• Sidewall height in inches (H)<br />

• Volume measurement in inches from kettle<br />

man way (V)<br />

Note: V is easiest to measure at end of boil,<br />

but the wort is at ≈ 100 0 C

Wort Volume Calculation

Wort Volume Calculation<br />

• Gallons per inch of sidewall<br />

= π(ID/24) 2 *7.48/12 = (GPI)<br />

• Volume of hot wort (at end of boil ≈ 100 0 C)<br />

= (((H-V)GPI) + B)/31<br />

• Volume of wort at 20 0 C (W)<br />

= .96*volume of hot wort<br />

W = .96*((((H-V)GPI) + B)/31)

Calculating <strong>Brewhouse</strong> <strong>Efficiency</strong><br />

• Extract / BBL = ((259+P)*P)/100<br />

• Total extract = (Extract / BBL)*W = (TE)<br />

i.e. 10 BBLs of hot 14 P wort<br />

= (((259+14)*14)/100)*10<br />

= ((273)*14)/10<br />

= 382.2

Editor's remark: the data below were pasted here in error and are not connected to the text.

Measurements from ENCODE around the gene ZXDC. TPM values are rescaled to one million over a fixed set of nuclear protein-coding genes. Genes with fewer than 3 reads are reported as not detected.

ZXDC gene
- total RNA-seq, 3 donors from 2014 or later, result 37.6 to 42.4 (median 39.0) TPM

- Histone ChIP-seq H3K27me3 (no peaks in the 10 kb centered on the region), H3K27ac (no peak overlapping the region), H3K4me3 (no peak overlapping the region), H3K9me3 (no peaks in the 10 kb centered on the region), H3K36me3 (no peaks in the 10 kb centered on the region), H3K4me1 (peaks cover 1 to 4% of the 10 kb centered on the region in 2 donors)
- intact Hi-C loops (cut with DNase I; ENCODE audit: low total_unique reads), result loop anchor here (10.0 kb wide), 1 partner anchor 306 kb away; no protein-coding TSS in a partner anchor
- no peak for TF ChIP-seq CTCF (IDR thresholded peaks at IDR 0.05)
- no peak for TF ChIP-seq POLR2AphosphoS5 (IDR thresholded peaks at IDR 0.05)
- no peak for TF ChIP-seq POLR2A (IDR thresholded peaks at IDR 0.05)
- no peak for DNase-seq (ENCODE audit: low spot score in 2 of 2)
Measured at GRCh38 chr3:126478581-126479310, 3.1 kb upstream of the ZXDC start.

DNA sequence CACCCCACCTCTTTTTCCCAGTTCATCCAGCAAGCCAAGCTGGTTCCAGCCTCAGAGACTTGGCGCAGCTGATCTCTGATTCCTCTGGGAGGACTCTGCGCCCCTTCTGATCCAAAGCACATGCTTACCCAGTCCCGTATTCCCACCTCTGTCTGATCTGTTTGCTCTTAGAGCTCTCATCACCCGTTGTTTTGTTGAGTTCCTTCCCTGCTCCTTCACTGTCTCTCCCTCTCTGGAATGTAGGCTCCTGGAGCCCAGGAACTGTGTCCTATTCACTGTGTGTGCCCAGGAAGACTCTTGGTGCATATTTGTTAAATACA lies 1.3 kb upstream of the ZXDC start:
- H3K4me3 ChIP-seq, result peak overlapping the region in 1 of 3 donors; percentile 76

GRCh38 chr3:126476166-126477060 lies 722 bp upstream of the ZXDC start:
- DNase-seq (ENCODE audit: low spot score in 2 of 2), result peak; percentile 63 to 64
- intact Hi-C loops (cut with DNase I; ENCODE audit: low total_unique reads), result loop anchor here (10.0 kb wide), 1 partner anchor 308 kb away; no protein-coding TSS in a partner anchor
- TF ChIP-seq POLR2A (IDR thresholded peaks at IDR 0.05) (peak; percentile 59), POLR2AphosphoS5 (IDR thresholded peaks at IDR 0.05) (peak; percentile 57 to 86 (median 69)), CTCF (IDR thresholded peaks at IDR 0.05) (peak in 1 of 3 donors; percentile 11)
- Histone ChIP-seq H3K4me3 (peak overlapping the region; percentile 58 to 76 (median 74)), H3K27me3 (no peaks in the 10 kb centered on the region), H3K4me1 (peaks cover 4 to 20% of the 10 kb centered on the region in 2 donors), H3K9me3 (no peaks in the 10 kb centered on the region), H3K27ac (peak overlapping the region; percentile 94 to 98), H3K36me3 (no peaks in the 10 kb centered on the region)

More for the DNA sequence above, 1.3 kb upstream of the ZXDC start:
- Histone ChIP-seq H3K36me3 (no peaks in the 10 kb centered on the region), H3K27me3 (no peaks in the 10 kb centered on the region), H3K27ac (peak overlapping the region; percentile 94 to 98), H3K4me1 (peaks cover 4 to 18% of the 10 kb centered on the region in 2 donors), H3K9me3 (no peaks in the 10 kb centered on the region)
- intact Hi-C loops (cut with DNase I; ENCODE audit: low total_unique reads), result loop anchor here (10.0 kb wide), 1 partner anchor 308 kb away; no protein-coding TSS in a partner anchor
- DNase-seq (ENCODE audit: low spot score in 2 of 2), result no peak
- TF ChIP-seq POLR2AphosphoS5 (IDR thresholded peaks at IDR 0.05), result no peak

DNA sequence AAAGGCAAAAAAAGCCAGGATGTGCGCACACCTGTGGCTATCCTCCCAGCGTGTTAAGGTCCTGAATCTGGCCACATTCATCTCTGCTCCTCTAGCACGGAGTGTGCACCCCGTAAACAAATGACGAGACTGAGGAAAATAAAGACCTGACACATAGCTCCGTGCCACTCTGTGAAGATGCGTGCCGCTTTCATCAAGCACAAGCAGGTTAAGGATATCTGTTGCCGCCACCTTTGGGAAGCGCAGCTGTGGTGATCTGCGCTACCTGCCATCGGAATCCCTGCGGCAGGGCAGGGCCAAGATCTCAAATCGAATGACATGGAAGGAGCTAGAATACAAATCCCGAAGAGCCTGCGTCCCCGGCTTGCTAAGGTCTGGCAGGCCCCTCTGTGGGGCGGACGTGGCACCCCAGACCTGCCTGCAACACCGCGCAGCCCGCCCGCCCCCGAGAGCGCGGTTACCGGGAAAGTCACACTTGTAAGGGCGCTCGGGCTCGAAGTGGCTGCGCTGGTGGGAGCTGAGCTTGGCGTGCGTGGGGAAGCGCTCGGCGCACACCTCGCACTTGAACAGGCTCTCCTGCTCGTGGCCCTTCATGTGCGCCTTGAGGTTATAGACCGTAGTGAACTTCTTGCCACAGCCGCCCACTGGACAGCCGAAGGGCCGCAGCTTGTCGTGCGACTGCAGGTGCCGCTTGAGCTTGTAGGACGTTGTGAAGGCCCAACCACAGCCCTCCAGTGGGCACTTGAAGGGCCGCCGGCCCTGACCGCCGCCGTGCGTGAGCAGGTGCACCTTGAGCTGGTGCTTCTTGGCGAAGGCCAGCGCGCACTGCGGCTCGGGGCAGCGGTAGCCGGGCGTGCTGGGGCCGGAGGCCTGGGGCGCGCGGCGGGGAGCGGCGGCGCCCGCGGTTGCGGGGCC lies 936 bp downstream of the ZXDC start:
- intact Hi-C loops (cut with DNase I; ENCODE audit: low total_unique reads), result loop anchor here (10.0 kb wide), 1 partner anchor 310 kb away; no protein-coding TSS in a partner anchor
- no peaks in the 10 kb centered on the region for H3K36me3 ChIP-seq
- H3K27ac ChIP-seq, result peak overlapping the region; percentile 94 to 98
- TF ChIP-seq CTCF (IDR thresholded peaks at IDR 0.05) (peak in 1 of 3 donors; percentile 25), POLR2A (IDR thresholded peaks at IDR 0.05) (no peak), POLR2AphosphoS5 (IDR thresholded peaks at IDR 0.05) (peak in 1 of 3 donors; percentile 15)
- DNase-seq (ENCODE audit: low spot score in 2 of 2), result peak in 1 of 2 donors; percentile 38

Calculating <strong>Brewhouse</strong> <strong>Efficiency</strong><br />

• Total potential extract (TPE)<br />

= ∑(#’s of each malt)(CG as is %)<br />

i.e. = (500#’s pale malt)(.78 CG as is) +<br />

(50#’s crystal malt)(.74 CG as is)<br />

= 390 + 37<br />

= 427

Calculating <strong>Brewhouse</strong> <strong>Efficiency</strong><br />

• <strong>Brewhouse</strong> <strong>Efficiency</strong> = TE/TPE<br />

= ((259+P)*P)/100*(wort volume)<br />

∑(#’s of each malt)(CG as is %)<br />

= 382.2/427<br />

= 89.5%

Brew 1 Brew 2 Brew 3<br />

OG (degrees Plato) 14.5 13 14.5<br />

BBLs of Wort (hot) 10.24 10.24 10.24<br />

Kettle measurement (neg) -10.50 -10.50 -10.50<br />

Pounds of malt<br />

Grist Bill CG as is Brew 1 Brew 2 Brew 3<br />

Base Malt 0.766 500 500 567<br />

Wheat Malt 0.8<br />

Munich, Vienna, etc 0.76<br />

Crystal Malt 0.74 55 55 55<br />

Roasted Malt 0.66<br />

Other 0.75<br />

Other 0.9<br />

total 555 555 622<br />

Extract / BBL 39.66 35.36 39.66<br />

Total amount of extract 389.69 347.46 389.69<br />

<strong>Brewhouse</strong> efficiency 91.97% 82.01% 82.04%

Why do I keep using 82% as a low<br />

mark <strong>for</strong> brewhouse efficiency?<br />